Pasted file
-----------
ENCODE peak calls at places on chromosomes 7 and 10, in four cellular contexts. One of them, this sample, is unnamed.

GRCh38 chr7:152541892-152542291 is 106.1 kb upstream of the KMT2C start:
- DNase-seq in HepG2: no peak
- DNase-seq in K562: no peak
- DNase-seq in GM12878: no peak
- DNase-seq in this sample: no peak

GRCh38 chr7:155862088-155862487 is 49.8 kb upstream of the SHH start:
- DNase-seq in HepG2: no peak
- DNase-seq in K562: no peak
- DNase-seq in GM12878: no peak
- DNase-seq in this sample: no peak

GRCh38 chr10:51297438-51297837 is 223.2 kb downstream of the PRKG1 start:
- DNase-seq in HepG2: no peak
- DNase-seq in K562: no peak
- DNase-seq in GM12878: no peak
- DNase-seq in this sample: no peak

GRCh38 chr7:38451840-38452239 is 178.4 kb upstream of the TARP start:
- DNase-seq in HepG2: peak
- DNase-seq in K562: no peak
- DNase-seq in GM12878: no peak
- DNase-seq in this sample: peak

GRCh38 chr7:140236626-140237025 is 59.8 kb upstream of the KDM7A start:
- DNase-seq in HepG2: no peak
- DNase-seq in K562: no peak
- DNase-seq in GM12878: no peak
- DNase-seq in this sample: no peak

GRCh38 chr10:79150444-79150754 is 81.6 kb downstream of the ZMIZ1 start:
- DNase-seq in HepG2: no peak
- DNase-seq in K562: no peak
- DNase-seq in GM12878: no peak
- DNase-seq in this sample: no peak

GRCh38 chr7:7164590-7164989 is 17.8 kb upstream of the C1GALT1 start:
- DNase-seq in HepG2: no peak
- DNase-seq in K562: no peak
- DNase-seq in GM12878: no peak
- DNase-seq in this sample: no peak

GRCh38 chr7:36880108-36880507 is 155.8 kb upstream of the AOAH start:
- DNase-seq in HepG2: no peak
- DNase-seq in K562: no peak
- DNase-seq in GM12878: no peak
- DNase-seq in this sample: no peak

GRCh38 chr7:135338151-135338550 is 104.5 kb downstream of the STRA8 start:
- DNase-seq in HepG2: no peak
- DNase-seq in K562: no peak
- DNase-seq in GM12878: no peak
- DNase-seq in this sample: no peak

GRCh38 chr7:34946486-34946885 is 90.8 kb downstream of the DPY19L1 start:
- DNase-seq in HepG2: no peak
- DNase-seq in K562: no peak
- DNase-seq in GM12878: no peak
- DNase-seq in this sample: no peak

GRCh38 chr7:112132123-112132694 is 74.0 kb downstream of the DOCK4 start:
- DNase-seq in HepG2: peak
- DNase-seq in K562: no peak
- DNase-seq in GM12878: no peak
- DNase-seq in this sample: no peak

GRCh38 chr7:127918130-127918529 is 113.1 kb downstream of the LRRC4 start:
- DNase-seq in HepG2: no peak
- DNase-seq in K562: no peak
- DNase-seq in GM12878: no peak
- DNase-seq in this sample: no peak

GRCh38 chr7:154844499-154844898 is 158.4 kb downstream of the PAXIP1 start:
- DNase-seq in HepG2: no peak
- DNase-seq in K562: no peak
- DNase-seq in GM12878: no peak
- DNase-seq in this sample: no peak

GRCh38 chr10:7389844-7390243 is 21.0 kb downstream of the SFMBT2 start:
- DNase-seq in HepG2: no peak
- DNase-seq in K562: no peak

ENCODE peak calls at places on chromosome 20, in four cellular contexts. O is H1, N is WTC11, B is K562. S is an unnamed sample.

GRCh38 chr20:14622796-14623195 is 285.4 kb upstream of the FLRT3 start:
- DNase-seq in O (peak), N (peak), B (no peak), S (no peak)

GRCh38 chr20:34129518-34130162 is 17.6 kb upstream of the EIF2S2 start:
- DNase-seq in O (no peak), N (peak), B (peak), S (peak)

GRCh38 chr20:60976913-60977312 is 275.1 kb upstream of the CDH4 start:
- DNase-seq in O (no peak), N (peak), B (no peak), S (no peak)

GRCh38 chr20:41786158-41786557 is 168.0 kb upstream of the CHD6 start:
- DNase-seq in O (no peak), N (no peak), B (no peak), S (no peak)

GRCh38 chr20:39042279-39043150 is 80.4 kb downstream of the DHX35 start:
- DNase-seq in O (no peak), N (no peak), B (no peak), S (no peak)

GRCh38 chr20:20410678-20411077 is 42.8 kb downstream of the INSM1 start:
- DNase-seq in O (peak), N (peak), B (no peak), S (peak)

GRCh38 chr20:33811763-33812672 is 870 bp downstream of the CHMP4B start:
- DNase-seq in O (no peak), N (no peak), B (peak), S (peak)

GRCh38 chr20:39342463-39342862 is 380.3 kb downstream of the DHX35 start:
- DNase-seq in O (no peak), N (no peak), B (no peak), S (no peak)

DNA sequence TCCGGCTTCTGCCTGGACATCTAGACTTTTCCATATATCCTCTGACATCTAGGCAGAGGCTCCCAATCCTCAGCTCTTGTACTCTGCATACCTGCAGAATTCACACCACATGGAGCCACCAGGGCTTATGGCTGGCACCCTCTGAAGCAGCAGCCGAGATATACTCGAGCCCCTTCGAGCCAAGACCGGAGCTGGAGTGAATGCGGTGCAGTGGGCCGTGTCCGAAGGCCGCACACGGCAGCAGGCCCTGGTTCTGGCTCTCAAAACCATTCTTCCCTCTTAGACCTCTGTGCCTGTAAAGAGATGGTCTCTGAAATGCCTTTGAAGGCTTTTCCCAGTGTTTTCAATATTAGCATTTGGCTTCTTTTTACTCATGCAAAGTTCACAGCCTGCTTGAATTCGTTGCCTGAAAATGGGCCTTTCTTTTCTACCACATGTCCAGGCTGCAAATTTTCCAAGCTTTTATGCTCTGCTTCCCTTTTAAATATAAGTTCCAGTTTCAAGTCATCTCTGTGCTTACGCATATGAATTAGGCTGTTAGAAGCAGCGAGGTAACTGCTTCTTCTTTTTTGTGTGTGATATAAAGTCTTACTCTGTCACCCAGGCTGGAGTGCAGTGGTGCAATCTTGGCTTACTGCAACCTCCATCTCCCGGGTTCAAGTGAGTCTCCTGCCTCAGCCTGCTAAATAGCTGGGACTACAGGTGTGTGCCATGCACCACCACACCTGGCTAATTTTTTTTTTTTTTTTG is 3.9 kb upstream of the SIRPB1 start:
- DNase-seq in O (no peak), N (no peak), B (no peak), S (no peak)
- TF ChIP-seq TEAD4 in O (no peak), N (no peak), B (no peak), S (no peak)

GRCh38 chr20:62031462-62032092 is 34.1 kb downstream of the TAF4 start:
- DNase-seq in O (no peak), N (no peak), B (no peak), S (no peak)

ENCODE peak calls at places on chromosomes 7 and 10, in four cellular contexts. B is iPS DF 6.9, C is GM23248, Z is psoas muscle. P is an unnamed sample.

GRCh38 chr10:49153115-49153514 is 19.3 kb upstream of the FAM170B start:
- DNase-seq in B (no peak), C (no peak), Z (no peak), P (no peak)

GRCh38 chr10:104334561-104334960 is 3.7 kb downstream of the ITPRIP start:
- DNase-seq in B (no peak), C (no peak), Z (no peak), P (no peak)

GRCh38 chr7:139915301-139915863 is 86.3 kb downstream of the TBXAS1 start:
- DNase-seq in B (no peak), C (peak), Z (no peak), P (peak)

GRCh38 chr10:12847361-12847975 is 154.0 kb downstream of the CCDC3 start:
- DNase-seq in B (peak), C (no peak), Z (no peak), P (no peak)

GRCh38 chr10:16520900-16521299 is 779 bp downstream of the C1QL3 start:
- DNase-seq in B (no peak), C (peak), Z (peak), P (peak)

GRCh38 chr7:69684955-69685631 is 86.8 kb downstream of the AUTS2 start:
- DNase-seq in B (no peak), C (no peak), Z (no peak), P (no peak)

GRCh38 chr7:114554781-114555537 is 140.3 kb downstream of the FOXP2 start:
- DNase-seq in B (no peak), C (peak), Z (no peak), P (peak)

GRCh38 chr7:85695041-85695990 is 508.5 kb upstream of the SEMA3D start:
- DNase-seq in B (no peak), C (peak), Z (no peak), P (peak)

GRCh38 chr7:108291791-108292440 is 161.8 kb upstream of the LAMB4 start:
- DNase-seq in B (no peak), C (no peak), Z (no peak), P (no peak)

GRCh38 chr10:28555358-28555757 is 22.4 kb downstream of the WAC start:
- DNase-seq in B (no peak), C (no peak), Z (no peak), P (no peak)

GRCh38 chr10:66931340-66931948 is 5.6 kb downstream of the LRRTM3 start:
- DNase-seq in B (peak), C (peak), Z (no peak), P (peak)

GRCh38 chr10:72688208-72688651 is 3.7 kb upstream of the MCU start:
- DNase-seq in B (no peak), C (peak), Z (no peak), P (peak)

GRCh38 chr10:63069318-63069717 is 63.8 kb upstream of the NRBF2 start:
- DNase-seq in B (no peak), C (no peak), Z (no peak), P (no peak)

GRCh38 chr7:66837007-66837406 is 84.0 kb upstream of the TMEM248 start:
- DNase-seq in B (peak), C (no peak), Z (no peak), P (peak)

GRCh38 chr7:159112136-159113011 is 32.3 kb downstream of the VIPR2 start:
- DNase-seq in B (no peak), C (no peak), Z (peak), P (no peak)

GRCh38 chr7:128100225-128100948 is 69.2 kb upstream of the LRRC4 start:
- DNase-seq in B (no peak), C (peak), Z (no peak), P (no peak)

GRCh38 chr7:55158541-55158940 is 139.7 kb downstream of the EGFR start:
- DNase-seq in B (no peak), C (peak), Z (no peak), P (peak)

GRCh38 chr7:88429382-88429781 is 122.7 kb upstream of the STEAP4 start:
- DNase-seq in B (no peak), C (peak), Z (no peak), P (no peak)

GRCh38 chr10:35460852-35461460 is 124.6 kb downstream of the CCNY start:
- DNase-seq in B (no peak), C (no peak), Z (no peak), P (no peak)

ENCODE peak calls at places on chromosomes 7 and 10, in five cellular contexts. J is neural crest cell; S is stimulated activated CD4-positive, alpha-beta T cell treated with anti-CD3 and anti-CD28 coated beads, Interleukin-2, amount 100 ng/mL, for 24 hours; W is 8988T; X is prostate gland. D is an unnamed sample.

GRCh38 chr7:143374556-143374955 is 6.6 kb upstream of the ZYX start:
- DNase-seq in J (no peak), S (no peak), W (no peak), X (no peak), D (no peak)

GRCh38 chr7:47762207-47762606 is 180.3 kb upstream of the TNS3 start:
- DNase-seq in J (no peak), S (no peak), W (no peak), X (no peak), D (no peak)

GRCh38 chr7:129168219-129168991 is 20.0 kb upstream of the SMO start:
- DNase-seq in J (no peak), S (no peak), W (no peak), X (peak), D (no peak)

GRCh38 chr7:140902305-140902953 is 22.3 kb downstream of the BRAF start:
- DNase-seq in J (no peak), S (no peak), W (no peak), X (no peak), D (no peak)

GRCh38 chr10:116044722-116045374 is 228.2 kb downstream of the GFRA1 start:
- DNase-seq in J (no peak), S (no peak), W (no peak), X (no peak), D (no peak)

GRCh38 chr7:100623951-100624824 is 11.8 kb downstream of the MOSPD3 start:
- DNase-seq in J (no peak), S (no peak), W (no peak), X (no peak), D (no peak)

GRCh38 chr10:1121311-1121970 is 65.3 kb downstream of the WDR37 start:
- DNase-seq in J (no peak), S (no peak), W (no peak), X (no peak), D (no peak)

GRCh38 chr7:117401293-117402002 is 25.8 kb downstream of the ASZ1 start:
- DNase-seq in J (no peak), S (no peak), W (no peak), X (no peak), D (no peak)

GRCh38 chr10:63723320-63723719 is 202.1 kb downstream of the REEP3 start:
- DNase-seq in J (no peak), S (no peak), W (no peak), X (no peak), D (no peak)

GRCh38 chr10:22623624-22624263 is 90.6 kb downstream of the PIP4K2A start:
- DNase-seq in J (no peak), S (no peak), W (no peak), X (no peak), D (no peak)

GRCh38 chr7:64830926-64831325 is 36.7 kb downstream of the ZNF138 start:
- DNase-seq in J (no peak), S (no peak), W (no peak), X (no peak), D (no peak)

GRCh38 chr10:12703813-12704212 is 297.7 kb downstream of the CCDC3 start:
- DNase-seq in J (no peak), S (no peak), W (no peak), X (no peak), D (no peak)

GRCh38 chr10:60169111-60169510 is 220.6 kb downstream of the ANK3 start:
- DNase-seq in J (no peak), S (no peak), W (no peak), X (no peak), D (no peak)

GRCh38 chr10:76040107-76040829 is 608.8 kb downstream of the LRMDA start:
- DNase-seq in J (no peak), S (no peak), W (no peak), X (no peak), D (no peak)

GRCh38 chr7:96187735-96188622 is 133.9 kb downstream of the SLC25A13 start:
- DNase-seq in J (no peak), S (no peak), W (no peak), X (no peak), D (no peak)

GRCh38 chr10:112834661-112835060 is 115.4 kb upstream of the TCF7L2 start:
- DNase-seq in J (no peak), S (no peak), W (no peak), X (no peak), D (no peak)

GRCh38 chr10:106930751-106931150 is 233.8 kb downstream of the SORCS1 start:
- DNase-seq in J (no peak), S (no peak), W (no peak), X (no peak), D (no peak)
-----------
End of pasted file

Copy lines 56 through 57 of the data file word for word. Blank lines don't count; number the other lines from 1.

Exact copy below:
- DNase-seq in this sample: no peak

GRCh38 chr7:127918130-127918529 is 113.1 kb downstream of the LRRC4 start: